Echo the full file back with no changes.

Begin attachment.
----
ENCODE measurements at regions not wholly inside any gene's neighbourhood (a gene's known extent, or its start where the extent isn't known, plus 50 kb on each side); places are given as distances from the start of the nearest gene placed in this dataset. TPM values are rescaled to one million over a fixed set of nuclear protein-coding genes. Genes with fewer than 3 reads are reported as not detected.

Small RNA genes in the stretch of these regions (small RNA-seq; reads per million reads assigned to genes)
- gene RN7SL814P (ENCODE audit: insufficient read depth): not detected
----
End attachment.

ENCODE measurements at regions not wholly inside any gene's neighbourhood (a gene's known extent, or its start where the extent isn't known, plus 50 kb on each side); places are given as distances from the start of the nearest gene placed in this dataset. TPM values are rescaled to one million over a fixed set of nuclear protein-coding genes. Genes with fewer than 3 reads are reported as not detected.

Small RNA genes in the stretch of these regions (small RNA-seq; reads per million reads assigned to genes)
- gene RN7SL814P (ENCODE audit: insufficient read depth): not detected